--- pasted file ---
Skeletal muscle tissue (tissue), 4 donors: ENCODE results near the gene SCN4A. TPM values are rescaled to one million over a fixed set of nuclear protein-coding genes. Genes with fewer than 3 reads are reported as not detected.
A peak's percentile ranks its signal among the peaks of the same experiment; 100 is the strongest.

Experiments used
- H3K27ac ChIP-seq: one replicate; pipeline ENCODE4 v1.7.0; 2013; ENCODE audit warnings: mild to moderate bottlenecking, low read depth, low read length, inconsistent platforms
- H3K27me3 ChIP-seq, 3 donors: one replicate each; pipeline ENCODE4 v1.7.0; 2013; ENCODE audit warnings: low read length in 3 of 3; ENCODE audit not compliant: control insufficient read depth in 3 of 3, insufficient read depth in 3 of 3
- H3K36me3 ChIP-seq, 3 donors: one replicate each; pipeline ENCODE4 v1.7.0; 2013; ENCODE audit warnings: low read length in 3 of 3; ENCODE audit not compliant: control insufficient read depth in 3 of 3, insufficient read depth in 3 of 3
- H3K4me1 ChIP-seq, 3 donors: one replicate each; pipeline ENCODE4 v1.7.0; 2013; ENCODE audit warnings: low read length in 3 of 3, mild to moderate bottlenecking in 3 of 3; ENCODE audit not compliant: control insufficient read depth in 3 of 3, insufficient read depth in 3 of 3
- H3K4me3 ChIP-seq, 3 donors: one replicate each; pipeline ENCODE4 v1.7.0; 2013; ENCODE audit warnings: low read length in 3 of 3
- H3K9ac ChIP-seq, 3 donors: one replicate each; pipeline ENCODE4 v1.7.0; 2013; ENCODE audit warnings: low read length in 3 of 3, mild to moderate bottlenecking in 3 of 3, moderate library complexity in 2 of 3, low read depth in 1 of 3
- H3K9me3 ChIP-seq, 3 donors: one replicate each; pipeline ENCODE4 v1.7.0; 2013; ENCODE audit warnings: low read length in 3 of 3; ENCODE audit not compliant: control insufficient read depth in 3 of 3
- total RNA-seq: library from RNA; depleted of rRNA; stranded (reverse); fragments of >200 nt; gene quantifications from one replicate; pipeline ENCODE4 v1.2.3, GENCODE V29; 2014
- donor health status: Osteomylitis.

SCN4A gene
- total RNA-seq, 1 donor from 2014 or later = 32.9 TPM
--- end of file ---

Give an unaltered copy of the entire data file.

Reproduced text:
Skeletal muscle tissue (tissue), 4 donors: ENCODE results near the gene SCN4A. TPM values are rescaled to one million over a fixed set of nuclear protein-coding genes. Genes with fewer than 3 reads are reported as not detected.
A peak's percentile ranks its signal among the peaks of the same experiment; 100 is the strongest.

Experiments used
- H3K27ac ChIP-seq: one replicate; pipeline ENCODE4 v1.7.0; 2013; ENCODE audit warnings: mild to moderate bottlenecking, low read depth, low read length, inconsistent platforms
- H3K27me3 ChIP-seq, 3 donors: one replicate each; pipeline ENCODE4 v1.7.0; 2013; ENCODE audit warnings: low read length in 3 of 3; ENCODE audit not compliant: control insufficient read depth in 3 of 3, insufficient read depth in 3 of 3
- H3K36me3 ChIP-seq, 3 donors: one replicate each; pipeline ENCODE4 v1.7.0; 2013; ENCODE audit warnings: low read length in 3 of 3; ENCODE audit not compliant: control insufficient read depth in 3 of 3, insufficient read depth in 3 of 3
- H3K4me1 ChIP-seq, 3 donors: one replicate each; pipeline ENCODE4 v1.7.0; 2013; ENCODE audit warnings: low read length in 3 of 3, mild to moderate bottlenecking in 3 of 3; ENCODE audit not compliant: control insufficient read depth in 3 of 3, insufficient read depth in 3 of 3
- H3K4me3 ChIP-seq, 3 donors: one replicate each; pipeline ENCODE4 v1.7.0; 2013; ENCODE audit warnings: low read length in 3 of 3
- H3K9ac ChIP-seq, 3 donors: one replicate each; pipeline ENCODE4 v1.7.0; 2013; ENCODE audit warnings: low read length in 3 of 3, mild to moderate bottlenecking in 3 of 3, moderate library complexity in 2 of 3, low read depth in 1 of 3
- H3K9me3 ChIP-seq, 3 donors: one replicate each; pipeline ENCODE4 v1.7.0; 2013; ENCODE audit warnings: low read length in 3 of 3; ENCODE audit not compliant: control insufficient read depth in 3 of 3
- total RNA-seq: library from RNA; depleted of rRNA; stranded (reverse); fragments of >200 nt; gene quantifications from one replicate; pipeline ENCODE4 v1.2.3, GENCODE V29; 2014
- donor health status: Osteomylitis.

SCN4A gene
- total RNA-seq, 1 donor from 2014 or later = 32.9 TPM